The main driver for public opinion is that this is a perceived period of “more extreme weather”. Although many mention that it is a riskier world, many people don’t seem to be doing much about it. Generally, preparation for extreme events is poor and there often seems to be an overreaction or under-reaction of preparation to such events. This contrast highlights the subjective nature of individual risk perception.
It seems only urgent alarms of an impending “Frankenstorm” really inspire proactive preparation, sending people shopping for batteries and bottled water. All too often people assume that their flashlights, sandbags and backup generators will protect them from the fierceness of Mother Nature. Therefore, the more control over a risk you think you have, the less worried you might feel – no matter how false that sense of control might be.
We often view these risks in terms of probabilities, but many people are bad at understanding probabilities. It’s a good bet that most people who experienced a “once in a century” storm feel that such freakish weather is not likely to happen in the next few years or decades. Sorry, but Mother Nature does not work that way. There are probabilistic patterns for assessing the risk of natural disasters over the long-term. Managing risk is a real trick as the risks over the long-term are much larger than our very brief lifetimes have witnessed or can remember.
Our short memories often refer to past historical weather patterns that tend to get replaced by what we remember seeing more recently. As a meteorologist, I am not the only one guilty of consistently watching The Weather Channel when a major weather event is occurring. Some people would say many of us have become addicted and can’t stop watching television and scanning news sites and social media, far more than we actually require to stay informed.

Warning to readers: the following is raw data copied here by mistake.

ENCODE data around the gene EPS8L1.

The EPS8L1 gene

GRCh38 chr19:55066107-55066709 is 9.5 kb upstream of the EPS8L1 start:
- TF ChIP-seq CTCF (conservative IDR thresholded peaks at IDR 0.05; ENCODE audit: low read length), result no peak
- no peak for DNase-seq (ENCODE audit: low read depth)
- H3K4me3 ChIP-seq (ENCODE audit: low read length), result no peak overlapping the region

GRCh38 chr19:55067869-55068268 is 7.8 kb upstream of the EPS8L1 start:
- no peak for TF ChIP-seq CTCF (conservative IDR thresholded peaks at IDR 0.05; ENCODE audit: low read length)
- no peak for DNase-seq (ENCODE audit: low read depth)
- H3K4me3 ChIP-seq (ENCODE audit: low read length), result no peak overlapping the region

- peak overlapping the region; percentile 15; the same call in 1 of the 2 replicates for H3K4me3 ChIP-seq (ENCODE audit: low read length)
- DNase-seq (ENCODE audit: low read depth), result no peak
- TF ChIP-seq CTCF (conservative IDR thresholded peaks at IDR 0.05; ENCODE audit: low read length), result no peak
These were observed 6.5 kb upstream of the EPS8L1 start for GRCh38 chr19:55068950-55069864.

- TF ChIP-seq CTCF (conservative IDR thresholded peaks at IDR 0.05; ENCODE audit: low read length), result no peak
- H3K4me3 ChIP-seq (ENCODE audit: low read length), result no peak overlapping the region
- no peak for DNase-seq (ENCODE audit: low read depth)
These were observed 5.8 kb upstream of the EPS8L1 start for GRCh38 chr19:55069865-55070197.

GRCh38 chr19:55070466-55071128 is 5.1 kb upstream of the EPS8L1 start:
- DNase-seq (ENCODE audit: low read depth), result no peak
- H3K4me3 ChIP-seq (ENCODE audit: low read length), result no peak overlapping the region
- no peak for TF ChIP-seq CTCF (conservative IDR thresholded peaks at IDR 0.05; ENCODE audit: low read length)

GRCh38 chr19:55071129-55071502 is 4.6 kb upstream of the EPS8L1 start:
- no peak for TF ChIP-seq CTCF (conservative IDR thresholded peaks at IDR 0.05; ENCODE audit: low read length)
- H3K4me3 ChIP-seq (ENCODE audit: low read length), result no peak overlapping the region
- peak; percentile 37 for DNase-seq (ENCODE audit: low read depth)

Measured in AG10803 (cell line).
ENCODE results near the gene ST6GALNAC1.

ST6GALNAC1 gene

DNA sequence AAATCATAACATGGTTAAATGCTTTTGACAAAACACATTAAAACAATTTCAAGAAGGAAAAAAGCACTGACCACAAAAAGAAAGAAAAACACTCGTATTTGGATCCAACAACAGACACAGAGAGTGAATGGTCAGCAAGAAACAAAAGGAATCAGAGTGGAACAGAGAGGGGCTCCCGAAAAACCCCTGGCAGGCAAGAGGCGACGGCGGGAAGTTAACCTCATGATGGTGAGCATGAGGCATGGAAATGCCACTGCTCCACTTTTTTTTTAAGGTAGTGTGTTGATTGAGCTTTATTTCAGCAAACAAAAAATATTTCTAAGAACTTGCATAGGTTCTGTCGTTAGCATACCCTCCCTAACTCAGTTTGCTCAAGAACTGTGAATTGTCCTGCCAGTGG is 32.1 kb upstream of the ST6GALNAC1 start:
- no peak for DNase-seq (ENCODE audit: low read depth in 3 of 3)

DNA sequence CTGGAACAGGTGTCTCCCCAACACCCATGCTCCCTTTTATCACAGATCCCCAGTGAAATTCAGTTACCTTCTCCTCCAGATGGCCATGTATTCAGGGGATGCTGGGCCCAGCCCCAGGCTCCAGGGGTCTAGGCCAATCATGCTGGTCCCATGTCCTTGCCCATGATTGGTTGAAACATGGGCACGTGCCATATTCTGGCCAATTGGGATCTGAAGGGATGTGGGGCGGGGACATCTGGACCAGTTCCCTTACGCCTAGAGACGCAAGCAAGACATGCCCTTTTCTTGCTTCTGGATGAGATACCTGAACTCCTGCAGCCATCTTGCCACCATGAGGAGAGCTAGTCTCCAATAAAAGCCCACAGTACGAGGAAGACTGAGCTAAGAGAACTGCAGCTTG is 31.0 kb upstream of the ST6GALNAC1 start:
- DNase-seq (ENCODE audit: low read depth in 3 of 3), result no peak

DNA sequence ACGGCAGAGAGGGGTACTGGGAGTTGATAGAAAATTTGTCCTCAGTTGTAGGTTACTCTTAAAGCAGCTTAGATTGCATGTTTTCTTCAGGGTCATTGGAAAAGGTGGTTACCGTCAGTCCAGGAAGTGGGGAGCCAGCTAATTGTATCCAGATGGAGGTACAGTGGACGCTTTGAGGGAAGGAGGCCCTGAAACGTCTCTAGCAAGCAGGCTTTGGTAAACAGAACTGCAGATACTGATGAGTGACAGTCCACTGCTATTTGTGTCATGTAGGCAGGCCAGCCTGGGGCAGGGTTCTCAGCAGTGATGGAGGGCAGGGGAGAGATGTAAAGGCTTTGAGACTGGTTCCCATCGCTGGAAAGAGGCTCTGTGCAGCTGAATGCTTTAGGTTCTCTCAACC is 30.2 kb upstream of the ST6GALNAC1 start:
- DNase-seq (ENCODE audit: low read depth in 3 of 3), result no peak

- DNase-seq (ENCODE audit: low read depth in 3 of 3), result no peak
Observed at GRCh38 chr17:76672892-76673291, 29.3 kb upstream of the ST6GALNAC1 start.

That brings us to the transmitters of storm news – the media, both news and social. News coverage is far more likely to warn us that the sky is falling than to reassure us that it isn’t. “If it scares, it airs”, because anything that threatens us is more likely to grab our attention. If weather forecasts include days of Frankenstorm predictions, the future is going to feel frightening. To be fair, despite their breathless alarm-ism, the news media did make the public aware of Sandy, helping us prepare. The aftermath of Sandy demonstrated why we should worry.
Risk perception determines how prepared we are — or aren’t. It determines whether we follow government evacuation orders or make sure we have candles, working flashlights, and bottled water. When it comes to flood insurance, risk perception determines whether we buy insurance and polls suggest most people are confident that their home or dwelling are properly insured. However, flood insurance take-up rates are ridiculously low, suggesting the perception of flood risk is that flooding is not a high risk, yet time and time again high uninsured flood losses occur. Opinions of “it won’t happen to me” or “I’ve been through these storms before, it won’t happen again” do persist.